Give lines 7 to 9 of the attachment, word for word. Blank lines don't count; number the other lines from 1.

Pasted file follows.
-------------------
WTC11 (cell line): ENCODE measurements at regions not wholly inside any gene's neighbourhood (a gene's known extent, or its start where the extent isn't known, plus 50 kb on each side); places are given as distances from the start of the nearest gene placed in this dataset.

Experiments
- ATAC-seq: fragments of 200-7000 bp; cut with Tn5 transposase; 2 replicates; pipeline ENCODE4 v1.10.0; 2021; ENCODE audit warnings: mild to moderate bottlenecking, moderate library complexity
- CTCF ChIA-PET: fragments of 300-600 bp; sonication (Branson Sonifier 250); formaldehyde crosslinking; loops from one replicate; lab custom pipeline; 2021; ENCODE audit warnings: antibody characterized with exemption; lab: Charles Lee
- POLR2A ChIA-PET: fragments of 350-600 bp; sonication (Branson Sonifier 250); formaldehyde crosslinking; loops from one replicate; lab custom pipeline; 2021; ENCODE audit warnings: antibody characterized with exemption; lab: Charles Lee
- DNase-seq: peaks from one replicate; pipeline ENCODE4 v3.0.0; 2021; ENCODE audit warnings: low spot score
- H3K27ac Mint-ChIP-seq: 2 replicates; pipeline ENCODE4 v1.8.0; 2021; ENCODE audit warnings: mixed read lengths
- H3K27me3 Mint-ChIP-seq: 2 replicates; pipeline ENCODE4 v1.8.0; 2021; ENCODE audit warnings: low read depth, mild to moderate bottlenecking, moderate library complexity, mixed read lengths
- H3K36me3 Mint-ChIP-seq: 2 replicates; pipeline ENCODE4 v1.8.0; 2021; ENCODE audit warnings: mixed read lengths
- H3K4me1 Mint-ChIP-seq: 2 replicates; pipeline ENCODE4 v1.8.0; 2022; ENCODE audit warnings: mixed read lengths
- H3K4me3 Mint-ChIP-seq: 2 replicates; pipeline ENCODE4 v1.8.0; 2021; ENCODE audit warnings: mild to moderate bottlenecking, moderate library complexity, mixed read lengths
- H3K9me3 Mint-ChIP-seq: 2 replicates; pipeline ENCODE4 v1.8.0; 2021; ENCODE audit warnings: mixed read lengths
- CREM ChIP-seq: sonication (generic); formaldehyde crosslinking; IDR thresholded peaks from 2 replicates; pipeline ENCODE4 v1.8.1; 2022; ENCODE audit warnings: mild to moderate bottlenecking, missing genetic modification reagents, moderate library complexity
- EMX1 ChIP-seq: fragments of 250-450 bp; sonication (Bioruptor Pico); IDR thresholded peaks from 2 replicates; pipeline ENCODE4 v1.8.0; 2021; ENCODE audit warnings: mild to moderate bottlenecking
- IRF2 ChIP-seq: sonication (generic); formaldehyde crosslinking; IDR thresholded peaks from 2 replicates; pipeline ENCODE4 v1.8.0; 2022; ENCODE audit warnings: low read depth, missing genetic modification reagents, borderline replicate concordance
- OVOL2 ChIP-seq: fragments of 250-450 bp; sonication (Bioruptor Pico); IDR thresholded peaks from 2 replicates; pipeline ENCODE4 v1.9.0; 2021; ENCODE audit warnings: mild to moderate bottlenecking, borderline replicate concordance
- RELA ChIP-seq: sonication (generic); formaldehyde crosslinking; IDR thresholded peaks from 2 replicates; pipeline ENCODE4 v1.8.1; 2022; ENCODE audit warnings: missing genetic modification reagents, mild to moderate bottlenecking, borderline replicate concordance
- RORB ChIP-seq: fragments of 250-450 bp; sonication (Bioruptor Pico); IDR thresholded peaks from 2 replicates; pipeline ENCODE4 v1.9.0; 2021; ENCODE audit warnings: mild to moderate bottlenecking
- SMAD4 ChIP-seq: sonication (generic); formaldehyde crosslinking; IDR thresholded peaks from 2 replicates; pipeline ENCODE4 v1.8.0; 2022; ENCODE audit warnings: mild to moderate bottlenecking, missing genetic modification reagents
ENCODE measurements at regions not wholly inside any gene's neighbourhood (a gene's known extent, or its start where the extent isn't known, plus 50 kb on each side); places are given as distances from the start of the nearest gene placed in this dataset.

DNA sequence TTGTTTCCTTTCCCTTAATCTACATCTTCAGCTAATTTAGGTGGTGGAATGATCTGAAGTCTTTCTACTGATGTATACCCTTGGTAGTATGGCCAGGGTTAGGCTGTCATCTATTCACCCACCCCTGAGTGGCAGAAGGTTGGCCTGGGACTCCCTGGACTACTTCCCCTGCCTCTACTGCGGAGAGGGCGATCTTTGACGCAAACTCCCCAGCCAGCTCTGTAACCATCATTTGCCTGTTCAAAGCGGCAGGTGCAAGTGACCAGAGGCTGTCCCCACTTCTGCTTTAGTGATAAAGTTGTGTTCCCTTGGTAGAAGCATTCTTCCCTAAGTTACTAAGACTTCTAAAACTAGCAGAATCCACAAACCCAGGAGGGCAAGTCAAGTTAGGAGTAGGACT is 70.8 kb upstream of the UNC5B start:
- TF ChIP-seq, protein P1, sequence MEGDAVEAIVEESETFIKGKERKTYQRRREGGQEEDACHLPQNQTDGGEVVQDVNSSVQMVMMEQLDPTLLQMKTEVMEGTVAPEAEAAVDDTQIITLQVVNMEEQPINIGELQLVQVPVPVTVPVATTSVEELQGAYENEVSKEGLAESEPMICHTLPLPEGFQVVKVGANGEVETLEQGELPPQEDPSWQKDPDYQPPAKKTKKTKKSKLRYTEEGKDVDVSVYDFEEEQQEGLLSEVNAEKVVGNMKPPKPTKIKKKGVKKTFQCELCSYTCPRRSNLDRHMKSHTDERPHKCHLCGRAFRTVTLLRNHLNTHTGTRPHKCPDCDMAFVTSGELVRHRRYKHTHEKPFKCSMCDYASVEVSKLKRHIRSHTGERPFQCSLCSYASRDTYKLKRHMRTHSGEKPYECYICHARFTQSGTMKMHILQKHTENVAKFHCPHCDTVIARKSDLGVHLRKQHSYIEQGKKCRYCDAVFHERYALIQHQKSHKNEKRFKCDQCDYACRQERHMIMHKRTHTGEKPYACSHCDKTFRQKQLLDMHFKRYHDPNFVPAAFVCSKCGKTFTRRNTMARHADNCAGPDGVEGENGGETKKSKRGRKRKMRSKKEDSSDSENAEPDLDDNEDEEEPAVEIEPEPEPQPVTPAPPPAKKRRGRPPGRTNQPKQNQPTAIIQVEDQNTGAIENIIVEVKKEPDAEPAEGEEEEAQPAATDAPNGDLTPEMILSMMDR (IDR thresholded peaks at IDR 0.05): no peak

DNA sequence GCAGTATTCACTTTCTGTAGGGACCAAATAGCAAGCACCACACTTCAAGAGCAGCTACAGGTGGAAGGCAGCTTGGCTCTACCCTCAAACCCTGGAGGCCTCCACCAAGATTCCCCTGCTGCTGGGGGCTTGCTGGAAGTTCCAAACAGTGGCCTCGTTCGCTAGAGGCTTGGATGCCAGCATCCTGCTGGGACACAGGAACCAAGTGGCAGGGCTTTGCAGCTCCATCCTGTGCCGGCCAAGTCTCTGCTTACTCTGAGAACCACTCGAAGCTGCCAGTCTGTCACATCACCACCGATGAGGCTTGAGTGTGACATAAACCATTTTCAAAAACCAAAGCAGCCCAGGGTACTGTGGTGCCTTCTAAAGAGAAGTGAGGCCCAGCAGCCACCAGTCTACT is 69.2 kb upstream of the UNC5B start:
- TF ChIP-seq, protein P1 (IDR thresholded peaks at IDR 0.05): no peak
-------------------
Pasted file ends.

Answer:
- H3K27ac Mint-ChIP-seq: 2 replicates; pipeline ENCODE4 v1.8.0; 2021; ENCODE audit warnings: mixed read lengths
- H3K27me3 Mint-ChIP-seq: 2 replicates; pipeline ENCODE4 v1.8.0; 2021; ENCODE audit warnings: low read depth, mild to moderate bottlenecking, moderate library complexity, mixed read lengths
- H3K36me3 Mint-ChIP-seq: 2 replicates; pipeline ENCODE4 v1.8.0; 2021; ENCODE audit warnings: mixed read lengths